Tuesday, June 28, 2005

Rock on, Russia!

Saturday we went to a rock concert. An interesting marketing ploy by the Stary Melnik beer company – admission was 3 bottle caps from bottles of Stary Melnik beer. (Though when we got there they were being careless, to say the least, about whether people actually had the three bottle caps when they went in – they were more concerned with whether people were trying to sneak in any vodka or beer from other companies.)

English Teacher M and I went – and taking dates, of course, this meant we had to drink twelve beers before we could go in. This left us a bit bloated, but feeling pretty cheerful.

I went there ready to rock – I was wearing a black jacket, a black t-shirt, and black leather gloves with the fingers cut off, that African Student S uses for bike riding and which he left here one time. I was going to wear cargo pants until English Teacher M reminded me that jeans would be more suitable. I didn’t have any clean jeans, but of course, man, rock ain’t about clean jeans!

A bunch of local groups were playing, with the headline acts Korney, Zemfira, and Bi-2. Korney and Zemfira are a bit on the noodly dreamy alternativey side to be really rockin’, but Bi-2 are pretty rockin’, if a bit ponderous and Pearl Jam-like.

I’d been joking all day about flashing the symbol of the horned hand to show how much I was rocking – but damned if, when we got there, everybody wasn’t really flashing the symbol of the horned hand at the stage to show how much they were rocking.

I thought people stopped doing that back in 1986.

It was cool, though, man. We rocked.

Sunday a student of mine took a bunch of us out to her dacha in the country, where we barbecued chicken. A fabulous day – Russian girls running around in bikinis, swimming in a spring fed lake, playing volleyball, eating fresh berries and grilled chicken and vegetables from their garden. The girls were a rather tame crew, by our standards – noneof them drink – but they’re a reasonably fun bunch, they like to dance and such. They certainly didn’t mind that WE put away loads of beer.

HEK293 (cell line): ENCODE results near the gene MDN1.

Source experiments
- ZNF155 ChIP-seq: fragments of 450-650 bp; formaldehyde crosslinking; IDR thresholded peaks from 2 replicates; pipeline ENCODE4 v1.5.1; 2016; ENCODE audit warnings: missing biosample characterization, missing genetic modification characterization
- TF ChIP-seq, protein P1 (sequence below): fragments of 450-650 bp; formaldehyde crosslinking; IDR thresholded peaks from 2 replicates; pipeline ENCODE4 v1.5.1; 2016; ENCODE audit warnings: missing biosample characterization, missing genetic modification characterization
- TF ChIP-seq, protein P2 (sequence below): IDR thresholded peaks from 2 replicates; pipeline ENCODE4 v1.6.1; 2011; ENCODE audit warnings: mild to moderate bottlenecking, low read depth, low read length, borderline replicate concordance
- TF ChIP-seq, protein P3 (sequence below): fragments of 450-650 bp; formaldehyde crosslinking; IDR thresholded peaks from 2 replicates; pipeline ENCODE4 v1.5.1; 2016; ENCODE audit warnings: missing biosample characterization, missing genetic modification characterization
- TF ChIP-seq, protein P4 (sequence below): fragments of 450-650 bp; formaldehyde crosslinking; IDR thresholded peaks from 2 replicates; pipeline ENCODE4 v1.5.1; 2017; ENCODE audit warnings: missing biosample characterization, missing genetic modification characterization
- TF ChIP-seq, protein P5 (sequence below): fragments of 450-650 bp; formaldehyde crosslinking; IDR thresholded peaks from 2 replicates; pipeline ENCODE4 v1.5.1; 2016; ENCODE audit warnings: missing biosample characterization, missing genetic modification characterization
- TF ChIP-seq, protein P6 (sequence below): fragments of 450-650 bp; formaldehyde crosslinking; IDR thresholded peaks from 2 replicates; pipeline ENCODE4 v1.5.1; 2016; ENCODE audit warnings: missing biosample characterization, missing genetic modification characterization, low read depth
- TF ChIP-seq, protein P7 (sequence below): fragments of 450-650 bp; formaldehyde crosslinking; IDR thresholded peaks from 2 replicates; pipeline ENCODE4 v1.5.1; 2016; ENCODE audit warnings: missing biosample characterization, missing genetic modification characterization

One of those days that makes me glad I didn't become an anaesthesiologist.

After we left there at about ten pm, we went back to Vodkaberg and tried to get to a party they were having in one of the squares – supposedly the largest dance party in Russia. When we got there, however, we discovered that they were not allowing people to take alcohol of any sort into the square, not even in plastic bottles. What insane bullshit is this, cried I. Naturally this had not stopped people from getting drunk – the area on the perimeter of the square was completely COVERED with empty beer and vodka bottles, and most of the people in the square (mainly teenagers) were clearly shitfaced.

No alcohol? What the hell is happening to this city. The law about no beer drinking on the streets proves to be largely unenforced, but there’s plenty of creeping alcohol fascism – some of the cafes won’t serve people under 21 now, for example. What will this city be without drunk teenagers?

1 comment:

Jesse said...

Good luck in this new place, X. I'm a recent visitor to your blog who read it all in one go. Heady stuff. I used to sling English as well in Eastern Europe, but for only a few years.